Hydroponic cultivation characteristics and types

The   hydroponics is becoming stronger in society and as a way to grow. It has the peculiarity that nutrients are optimized, making the most of the resources that are used.

We discuss the various hydroponic systems and methods for designing a hydroponic system at home.

If I told you now what hydroponics is, I would surely not tell you anything new since there is a lot of information about this pioneering system. We prefer to adapt the system to home growing.

There are so many ways to build or design a hydroponic growing system, and the limit is probably money or imagination. In our case we are going to go to simple terms that offer good results.


We can differentiate between the normal hydroponic system, which is one in which there is a medium or substrate where the culture is available.

But there is also the pure hydroponic system , where there is no substrate except a bag where the cultivar is held, and where the roots are outdoors and in contact with the liquid nutrient that is recirculated.

Apart from this, the two systems can be classified as open or closed systems.

In the open system, the nutrients circulate through each irrigation cycle. In the closed system, the unabsorbed nutrient solution is recycled and will be part of the next irrigation cycle.



We forget the land and look for a container.

The containers can be varied. From flowerpots or pots, wooden or plastic boxes, trays, plastic bags or sleeves, children’s bathtubs, cans split in half, yogurt containers and a long etcetera.

The size of the container will be what you need and will depend on the number of plants you want to have, always respecting the minimum planting framework of each species.

If you are starting out in hydroponics for the first time, it is recommended that you start with small trays. With time and experience, you can opt for 1.5 square meter wooden boxes where the volume of plants will be high.

There will be time to complicate life!

The size we have left to chance and to the taste of the consumer. Regarding the depth, having 10-15 cm is enough, with some exceptions (such as carrots).

To protect the container and prevent leaks on the bottom of the container and piercing the outlet holes, a plastic will be provided.

It has to be smooth and without wrinkles and nailed to the wood at the top. If your container has splinters or sharp surfaces you can either sand them down or protect them with another thicker plastic.

Keep in mind that all containers must have 1 or 2 exit holes if you are going to grow on solid substrate. You can arrange a bucket or container to recover the nutrient solution, or by means of a pump you can recirculate the nutritive solution back to the container.


The substrate to be used can be of different types.

The most used are the following:

  • Sawdust and shavings
  • Sand or gravel (beach sand is not worth it!)
  • Expanded polystyrene
  • Blond peat
  • Vermiculita
  • Coconut fiber
  • Pumice
  • Pearlite
  • Rock wool
  • Rice or coffee husk
  • Synthetic foams (synthetic substrates


Nutrient solutions for hydroponics can be of various natures. They are usually composed of mineral salts and are liquid or dissolved in water.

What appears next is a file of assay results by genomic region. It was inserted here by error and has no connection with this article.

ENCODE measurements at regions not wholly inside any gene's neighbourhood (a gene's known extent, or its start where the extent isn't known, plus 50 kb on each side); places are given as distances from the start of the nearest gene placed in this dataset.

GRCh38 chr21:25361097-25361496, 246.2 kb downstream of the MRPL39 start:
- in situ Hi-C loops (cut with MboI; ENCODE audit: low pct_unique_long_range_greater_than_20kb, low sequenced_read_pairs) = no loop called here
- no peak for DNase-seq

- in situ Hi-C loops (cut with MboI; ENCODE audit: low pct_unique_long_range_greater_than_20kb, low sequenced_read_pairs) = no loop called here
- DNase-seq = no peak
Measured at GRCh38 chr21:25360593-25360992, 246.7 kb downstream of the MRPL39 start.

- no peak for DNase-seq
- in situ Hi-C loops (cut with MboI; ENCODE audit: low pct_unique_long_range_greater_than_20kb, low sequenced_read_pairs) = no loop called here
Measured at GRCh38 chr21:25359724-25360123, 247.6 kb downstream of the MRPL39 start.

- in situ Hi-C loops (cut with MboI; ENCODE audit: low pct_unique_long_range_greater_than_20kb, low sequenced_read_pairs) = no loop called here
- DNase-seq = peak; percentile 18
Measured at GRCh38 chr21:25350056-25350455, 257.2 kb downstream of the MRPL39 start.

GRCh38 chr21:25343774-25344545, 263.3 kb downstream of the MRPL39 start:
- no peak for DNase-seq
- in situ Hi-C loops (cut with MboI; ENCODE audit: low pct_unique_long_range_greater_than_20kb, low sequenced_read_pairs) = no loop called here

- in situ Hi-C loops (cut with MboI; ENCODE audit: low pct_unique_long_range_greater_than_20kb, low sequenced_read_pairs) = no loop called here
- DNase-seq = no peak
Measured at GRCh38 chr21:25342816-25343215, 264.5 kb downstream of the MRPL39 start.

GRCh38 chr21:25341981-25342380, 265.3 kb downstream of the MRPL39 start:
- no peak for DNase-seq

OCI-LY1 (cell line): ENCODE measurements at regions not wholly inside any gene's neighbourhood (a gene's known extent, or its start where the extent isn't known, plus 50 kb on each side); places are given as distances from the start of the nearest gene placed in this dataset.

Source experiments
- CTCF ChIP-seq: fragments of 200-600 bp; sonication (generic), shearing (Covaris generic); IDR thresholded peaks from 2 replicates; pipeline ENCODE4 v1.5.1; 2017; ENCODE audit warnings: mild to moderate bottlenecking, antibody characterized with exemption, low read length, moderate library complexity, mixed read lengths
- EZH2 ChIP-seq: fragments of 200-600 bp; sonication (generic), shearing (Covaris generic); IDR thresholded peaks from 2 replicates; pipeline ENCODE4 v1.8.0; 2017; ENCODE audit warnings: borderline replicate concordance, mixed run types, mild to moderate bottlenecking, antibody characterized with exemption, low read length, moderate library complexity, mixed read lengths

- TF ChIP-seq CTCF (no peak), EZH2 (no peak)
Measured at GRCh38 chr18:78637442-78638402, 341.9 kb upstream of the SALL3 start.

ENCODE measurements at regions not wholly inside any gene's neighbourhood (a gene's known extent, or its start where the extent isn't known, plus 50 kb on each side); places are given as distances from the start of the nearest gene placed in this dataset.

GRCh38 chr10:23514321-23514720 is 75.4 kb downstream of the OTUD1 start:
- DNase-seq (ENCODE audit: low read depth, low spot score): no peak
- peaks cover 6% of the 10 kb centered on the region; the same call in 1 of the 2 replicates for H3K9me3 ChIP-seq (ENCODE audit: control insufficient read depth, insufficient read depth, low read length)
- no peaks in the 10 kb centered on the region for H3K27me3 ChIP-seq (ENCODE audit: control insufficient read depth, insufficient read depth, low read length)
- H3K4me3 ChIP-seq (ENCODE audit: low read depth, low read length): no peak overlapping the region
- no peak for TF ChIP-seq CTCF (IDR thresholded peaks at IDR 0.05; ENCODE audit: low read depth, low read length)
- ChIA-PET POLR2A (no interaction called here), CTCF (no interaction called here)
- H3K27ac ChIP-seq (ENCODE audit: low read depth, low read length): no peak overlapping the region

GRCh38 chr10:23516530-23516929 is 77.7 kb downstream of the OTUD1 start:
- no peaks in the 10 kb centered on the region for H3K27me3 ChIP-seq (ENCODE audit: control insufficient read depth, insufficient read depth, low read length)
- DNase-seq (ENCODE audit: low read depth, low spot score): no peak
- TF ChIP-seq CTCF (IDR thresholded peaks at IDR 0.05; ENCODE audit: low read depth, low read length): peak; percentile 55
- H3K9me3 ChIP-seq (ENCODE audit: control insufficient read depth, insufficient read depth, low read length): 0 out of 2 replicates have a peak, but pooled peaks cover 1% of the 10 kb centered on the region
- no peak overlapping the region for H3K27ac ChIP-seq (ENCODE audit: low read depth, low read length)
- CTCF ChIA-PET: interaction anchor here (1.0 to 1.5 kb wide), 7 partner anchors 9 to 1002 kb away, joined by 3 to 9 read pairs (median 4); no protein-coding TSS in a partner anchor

complete solution should have the following compounds: nitrogen, phosphorus, potassium, sulfur, calcium, magnesium, iron, manganese, copper, molybdenum, boron, and zinc.

An example are two concentrated solutions, one A (with essential minerals in a large proportion) and another B (with minerals in a lower proportion):

Solution A:  5 L of solution

  • Potassium nitrate 550 g
  • Ammonium nitrate 350 g
  • Superfosfato triple 180 g

Solution B: 2 L of solution

  • Magnesium sulfate 220 g
  • Iron chelate 6% Fe 17 g
  • Micronutrient Solution 400 ml
    • Manganese Sulfate 5 g
    • Boric Acid 3 g
    • Zinc Sulphate 1.7 gCopper Sulphate 1 g
    • Ammonium Molybdate 0.2 g
  • 1 liter of distilled water


Bechart and Connors (New Jersey Agricultural Experiment Station)

  • 200 liters of water
  • Ammonium sulfate: 30 g
  • Monopotassium phosphate: 57 g
  • Magnesium sulfate: 114 g
  • Calcium nitrate: 486 g

University of California College of Agriculture

  • 200 L of water
  • Calcium nitrate: 90 g
  • potassium treatment: 90 g
  • Monoammonium phosphate: 20 g
  • Magnesium sulfate: 30 g


In hydroponic cultivation, pH is very important. You must control the nutrient solution to adjust it to the demands of the crop. Here we show you a list of crops for each pH value

  • Very acidic pH (4.5-5.5): sweet potato, lily, rose, camellia, orchid, gardenias, oak, azalea, fern, rhododendron.
  • Acidic pH (5.5-6):  dahlia, mint, immortelle, hydrangea, turnip, watermelon, tomato, carnation, watermelon.
  • Slightly acidic pH (6.7-7): cauliflower, sunflower, orange tree, chrysanthemum, gladiolus, narcissus, broad beans, passionflower, celery, hyacinths, spinach, saffron, lily, radishes, cabbage, tulip, corn, strawberries, begonia, beans , violet, onion, carrot, asparagus, pepper, lentil.
  • Slightly basic pH (7-7.5): cherry, melon, wheat, alfalfa, plum, papaya, oats, raspberry, potato, pumpkin, cucumber, currant, apple tree, pear.

This is the basic methodology to start your journey in hydroponic cultivation. We would love for you to tell us about your experiences and if you have any problems, do not hesitate to ask us.


Leave a Reply

Your email address will not be published. Required fields are marked *